When something bad happens, you have three choices: let it define you, let it destroy you, or let it strengthen you.
The heart of the difference is not ability or even talent, but desire
The secret of life is that there is no secret of life. It's all hard work. Yet you still have to find the right works and be free to choose direction that is best for you.
The purpose of life is to discover and develop your gift. The meaning of life comes from sharing your gift with others. - David Viscott
Sunday, August 09, 2009
Where is the air?
It's been 10 full days since Stephen and I moved to Austin, TX. As one local friend put it, "what possessed you to move from OR to TX, in the summer, and worst summer in almost a century that is?". Yeah...I wonder:) It's been some 45 days with mercury rising way above 100F. You get to choose - run in early pre-dawn hours with temps may be in upper 70's - low 80's, but humidity hitting almost 90%, or go out in the evening, when it is kind of dry (by local standards), but thermometer is stuck at 104F and it feels like oven, even if a breeze passes by - oven it is. I think Badwater thoughts started popping in my mind, and it is scary like hell that I even think about it...
So, I stopped running some time in the beginning of June. Well, may be I went on some Gorge outings, and even visited Forest Park, but it was little of the reminder of running. In fact, within a year since my hip stress fracture, somehow, somewhy, training as word in my vocabulary almost disappeared, being replaced by "getting out for fun". Attempts to revive some left-over of speed finished before I could even fail at that.
I made 100 miles of High Country in Silverton area with 2 days before Hardrock. It was the highest mileage since May 2008. Ouch. Was it a smart idea to put, granted, not running, but hiking, yet still that many miles and hours at effort of breathing little oxygen, and actually pushing myself (I manage to be pretty much in the front on our course marking days) - I don't know, and frankly, I don't care. It was the best time I spent in years, many, many years...I kind of not doubted I can finish Hardrock - it's a Hard Walk after all, and that's where I am very good at - I can walk days, miles and ages non-stop and not get tired. Well, ok, not get tired very much. I promise I will get back to my story, soon, but for now, just for status facts, let me just point out - after I was back from 2 days worth of drive, I haven't run a step in OR. Little and not so little things occupied me, not to mention PCT 50 prep - which, by the way, despite what seemed from RD's point of view had had a bunch of glitches, from runner's reviews sounded like it was a total blast - and with that I never made it out. Then it was another 3 days of driving 12 hrs a day, and finally here we are, in the heart of Hill Country, Texas...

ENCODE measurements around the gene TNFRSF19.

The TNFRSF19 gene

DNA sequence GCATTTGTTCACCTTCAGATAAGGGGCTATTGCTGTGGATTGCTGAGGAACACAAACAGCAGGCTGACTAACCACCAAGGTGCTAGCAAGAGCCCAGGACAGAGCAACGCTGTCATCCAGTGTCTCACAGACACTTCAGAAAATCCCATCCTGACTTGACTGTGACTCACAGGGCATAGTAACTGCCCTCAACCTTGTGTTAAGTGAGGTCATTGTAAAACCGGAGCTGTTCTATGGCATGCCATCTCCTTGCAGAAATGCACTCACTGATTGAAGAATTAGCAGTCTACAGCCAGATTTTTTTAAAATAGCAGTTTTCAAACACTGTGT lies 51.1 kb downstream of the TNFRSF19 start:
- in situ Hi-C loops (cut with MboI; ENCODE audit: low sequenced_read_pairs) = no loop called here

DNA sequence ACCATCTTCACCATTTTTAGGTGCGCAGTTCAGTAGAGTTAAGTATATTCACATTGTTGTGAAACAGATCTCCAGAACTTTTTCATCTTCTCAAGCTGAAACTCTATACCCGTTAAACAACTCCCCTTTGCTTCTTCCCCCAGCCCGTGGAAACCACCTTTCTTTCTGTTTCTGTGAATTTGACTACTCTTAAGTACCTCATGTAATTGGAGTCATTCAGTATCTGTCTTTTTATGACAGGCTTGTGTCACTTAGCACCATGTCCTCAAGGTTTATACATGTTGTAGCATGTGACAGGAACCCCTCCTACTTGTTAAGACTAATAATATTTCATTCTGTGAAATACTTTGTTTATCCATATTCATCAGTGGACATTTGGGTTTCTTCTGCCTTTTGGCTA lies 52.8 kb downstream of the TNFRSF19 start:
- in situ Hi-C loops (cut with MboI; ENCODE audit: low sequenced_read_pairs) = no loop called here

My first veerings to roads were really sad. I couldn't make my legs move, even on downhills. Well, actually, going down I could at least pretend to "run", flats and inclines were simply out of questions. I decided not to give up. Gym is right inside the complex we live in, so at least I was back "playing" with tiny dumbbells I could muster to lift nowadays. On Saturday, August 1st, Larry was to run a "night" trail 60k. Boys played around (did I mention Stephen and Harrison hit it off in 10 minutes like they've been friends forever? not only it is delightful, it actually was almost frightening and totally unbelievable), and I volunteered at an aid station on this 6-loop course. Standing still in-between work, and especially even so slightly moving produced pouring sweat. I saw people suffering. Jeez, it's a measly 60k! I sure didn't want to run it...
So, yesterday, we "signed up" ourselves for hill repeats. I died in about 20 minutes. We started almost 10am, and the sun was high in the sky, burning skin and lings mercilessly. Not sure how Larry managed to run it, I crawled up the hill each time in twice the time and was bending over just the way he was after a hard effort. Icy water was my hallucination of choice and a long time away. I stuck with proposed time, no matter what, even though I walked over 70% of those 2-plus hours. Who cares? If I learn how to run in Texas heat and humidity, I will be golden...at least that's my motto for now.
So, today was 4 hrs, and Larry kept me company, since I know nothing about trails here. They are not nearly as easy as Portland's, when you just get out, go for miles, turn around and come back. Bikers, hikers and runners criss-crossed so many little paths, in such close proximity, I am lost within 15 minutes. So, we stayed together. I guess Larry needed an easy day...but in some 30 minutes, after a complete break-down of being self-conscious and disgusted with myself and wallowing in self-petty, I suddenly felt good. I started to run. Don't take me wrong, my jaunt were probably 5 minutes the most if counting continuously, but they kept coming one after another, interspersed with only short breaks, and I even managed inclines for a while. It was delightful! Oh, how my mood was changing for good, especially seeing that Larry has no desire to go any faster, and even struggling a bit - yes, of course he did some mo-fo workout yesterday, while I walked in a fuzzy dehydrated glycogen depleted mode, but hey, I'll take this improvement for now! There we were, still dreaming of icy water, but I felt good. I really did! There is a hope for me, I figured. I can't just suddenly stop being a runner, even if I claim I never were. I love this crazy stuff, man, how I love it...so I'll keep trying, slowly, little by little. It's ok to be happy about 12 min/mile, it's ok to walk when I feel like it. I just need to keep moving forward, and everything will be just fine:)